Here comes another Australian writer, who has made it to nr.1 on an American best seller list, put together by no other than Stephen King, and Robotham proudly presents this fact on his website, among other stunning details about his reading tour in northern Germany.
His critics are full of praise about this debut thriller, and I would have been so, too, before reading the rather overcooked showdown at the end.
Robotham introduces a very likeable, very humane protagonist, the 40ish Joe O`Loughlin, a very successful London psychologist, who is married to beautiful Julianne, has a sweet daughter, so everything in his life is just fine. Then he is diagnosed with Parkinson´s disease. He is thrown off balance and instead of going home to his wife he spends the night with a friend and former prostitute.
When the body of a Catherine McBride is found in a canal, detective Ruiz first asks Joe´s professional advice, then he becomes the prime suspect, because Ruiz finds out, that Catherine not only once was Joe´s patient, but phoned him the night she died. Joe is drawn deeper and deeper into the affair; another patient of his, young Bobby Moran, signals, that he knows more about Catherine´s death than he wants to confess to his therapist.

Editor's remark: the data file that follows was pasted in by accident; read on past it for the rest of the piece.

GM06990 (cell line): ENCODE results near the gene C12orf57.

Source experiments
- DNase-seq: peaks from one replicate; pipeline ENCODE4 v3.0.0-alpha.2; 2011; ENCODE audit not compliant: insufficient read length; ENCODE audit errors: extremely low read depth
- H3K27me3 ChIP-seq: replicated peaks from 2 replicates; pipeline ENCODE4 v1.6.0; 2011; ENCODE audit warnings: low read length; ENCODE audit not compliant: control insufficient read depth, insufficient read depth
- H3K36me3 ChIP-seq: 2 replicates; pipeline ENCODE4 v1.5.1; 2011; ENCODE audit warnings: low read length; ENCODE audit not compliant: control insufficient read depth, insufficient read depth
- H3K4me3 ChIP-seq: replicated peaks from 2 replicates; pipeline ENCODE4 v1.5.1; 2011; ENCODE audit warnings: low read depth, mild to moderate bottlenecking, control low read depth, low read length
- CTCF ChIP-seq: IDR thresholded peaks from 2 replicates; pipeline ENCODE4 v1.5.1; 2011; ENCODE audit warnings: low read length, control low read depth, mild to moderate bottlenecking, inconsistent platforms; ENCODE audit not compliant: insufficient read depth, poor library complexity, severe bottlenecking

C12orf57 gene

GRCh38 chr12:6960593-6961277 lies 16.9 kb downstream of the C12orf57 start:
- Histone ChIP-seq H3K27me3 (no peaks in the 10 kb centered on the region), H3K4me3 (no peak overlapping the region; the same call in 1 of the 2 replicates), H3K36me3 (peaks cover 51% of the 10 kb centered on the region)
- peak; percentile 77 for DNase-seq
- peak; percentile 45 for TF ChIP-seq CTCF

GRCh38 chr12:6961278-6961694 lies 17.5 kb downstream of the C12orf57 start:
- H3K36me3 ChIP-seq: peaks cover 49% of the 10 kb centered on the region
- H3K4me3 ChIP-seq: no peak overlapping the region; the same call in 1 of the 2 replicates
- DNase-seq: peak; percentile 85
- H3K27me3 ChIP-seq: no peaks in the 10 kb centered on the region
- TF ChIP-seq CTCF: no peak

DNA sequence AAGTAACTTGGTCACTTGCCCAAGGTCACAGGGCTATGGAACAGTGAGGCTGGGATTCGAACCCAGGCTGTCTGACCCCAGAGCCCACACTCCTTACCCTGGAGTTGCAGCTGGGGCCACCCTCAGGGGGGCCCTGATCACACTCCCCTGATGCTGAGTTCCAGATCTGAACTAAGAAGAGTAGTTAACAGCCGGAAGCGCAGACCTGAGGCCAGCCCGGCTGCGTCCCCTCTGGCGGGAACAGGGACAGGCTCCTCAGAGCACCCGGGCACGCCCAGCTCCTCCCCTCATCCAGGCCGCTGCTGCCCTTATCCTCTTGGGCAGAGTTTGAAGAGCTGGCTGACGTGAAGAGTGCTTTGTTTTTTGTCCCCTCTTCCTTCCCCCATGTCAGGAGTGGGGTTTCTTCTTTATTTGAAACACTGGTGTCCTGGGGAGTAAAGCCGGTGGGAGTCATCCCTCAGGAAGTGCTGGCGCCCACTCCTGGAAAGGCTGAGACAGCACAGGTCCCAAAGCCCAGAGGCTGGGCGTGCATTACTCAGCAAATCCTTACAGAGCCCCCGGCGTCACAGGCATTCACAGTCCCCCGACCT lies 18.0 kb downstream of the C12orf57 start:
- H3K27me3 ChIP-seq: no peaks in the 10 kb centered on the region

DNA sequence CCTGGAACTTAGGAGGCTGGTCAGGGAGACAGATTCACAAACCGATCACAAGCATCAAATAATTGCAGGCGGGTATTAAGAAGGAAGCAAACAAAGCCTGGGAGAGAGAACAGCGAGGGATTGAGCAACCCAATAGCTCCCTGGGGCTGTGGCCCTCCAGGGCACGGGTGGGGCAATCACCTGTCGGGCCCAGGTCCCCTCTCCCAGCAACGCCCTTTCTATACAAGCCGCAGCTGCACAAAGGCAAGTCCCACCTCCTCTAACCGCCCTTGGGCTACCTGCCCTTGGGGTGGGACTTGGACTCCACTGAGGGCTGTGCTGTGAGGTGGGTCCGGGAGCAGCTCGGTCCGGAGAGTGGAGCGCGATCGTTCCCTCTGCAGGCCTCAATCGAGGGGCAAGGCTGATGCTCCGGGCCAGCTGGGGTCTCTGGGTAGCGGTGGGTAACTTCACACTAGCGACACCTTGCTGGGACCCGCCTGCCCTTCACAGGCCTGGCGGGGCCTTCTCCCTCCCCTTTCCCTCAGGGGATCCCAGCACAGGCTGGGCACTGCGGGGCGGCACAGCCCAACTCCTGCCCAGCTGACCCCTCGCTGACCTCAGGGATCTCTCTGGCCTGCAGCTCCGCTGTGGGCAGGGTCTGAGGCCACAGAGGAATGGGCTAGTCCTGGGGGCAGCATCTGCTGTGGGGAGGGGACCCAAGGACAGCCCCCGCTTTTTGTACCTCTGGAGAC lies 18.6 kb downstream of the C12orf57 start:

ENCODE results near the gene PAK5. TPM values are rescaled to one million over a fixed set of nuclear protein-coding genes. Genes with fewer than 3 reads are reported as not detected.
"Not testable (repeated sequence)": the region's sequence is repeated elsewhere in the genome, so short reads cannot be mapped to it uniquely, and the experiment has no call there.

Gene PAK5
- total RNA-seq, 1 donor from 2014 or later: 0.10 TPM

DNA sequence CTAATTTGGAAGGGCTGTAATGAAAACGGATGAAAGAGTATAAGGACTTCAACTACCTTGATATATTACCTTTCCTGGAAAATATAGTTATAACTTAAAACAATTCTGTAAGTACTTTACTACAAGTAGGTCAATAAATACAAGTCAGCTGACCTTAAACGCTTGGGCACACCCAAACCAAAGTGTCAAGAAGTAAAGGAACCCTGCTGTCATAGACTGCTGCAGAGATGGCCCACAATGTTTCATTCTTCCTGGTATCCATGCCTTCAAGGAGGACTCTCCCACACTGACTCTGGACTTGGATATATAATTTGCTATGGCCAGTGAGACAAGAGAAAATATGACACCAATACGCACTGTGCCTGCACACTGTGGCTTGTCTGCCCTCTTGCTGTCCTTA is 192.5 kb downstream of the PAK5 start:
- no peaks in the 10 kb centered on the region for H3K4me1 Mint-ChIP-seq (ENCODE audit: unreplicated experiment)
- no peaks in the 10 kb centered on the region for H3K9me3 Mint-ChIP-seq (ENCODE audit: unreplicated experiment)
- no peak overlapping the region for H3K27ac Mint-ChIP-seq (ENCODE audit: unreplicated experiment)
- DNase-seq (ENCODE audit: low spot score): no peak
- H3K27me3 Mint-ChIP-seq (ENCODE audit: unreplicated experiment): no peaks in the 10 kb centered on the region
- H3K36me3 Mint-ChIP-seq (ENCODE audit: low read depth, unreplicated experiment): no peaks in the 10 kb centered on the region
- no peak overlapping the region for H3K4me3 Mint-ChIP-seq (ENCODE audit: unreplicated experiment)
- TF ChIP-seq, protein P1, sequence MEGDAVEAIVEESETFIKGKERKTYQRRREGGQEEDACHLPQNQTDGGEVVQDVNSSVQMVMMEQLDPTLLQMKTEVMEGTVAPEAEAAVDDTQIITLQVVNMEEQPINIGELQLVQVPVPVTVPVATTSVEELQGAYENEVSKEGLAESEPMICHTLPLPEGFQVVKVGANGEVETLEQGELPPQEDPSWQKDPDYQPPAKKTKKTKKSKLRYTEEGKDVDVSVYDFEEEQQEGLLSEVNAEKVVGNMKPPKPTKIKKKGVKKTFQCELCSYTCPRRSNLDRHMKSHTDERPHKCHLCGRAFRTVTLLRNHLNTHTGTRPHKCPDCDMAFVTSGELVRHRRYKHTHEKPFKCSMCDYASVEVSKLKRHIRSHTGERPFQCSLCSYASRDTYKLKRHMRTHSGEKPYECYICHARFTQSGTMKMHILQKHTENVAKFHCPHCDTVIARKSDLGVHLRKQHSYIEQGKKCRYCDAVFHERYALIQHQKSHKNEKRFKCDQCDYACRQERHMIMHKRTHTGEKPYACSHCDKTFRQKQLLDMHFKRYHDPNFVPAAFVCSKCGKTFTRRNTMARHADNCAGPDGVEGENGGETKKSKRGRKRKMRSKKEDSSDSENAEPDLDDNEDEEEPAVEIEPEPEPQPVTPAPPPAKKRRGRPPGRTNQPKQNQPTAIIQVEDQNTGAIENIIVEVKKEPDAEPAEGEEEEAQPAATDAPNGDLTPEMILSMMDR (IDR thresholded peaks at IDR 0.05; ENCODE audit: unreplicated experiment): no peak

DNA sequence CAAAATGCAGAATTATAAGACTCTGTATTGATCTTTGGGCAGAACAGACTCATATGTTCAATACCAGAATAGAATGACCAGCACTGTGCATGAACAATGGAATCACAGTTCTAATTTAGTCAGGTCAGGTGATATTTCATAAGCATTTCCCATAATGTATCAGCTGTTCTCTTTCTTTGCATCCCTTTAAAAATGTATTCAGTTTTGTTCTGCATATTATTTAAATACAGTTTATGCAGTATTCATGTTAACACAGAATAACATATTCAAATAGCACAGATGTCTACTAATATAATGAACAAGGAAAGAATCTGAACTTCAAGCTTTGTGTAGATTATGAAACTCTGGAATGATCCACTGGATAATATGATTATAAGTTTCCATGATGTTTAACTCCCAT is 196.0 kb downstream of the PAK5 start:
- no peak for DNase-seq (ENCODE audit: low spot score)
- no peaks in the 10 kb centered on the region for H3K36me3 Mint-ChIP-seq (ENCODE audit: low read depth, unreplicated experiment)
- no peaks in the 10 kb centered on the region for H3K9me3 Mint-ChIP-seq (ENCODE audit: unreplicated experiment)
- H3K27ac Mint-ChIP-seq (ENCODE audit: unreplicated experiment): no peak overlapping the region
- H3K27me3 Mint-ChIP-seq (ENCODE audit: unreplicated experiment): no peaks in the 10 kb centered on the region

Julianne throws Joe out of the house, when she finds out he had been with a prostitute, his best friend Shock betrays him, and he has to hide from the police.
Although he struggles with his deteriorating health, he bravely sets out to find the real killer, which leads him to Liverpool and to a very dramatic, very thickly laid on finale. Simon Beckett has shown how to overdo exactly that, and I feel a bit sorry Robotham couldn´t just rely on his very convincing hero to find a convincing solution.